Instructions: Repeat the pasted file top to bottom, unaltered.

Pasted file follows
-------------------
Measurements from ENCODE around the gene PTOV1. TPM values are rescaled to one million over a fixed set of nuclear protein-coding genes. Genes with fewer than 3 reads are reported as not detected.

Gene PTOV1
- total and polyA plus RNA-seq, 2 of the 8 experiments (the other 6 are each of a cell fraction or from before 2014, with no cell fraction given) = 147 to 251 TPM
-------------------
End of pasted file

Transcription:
Measurements from ENCODE around the gene PTOV1. TPM values are rescaled to one million over a fixed set of nuclear protein-coding genes. Genes with fewer than 3 reads are reported as not detected.

Gene PTOV1
- total and polyA plus RNA-seq, 2 of the 8 experiments (the other 6 are each of a cell fraction or from before 2014, with no cell fraction given) = 147 to 251 TPM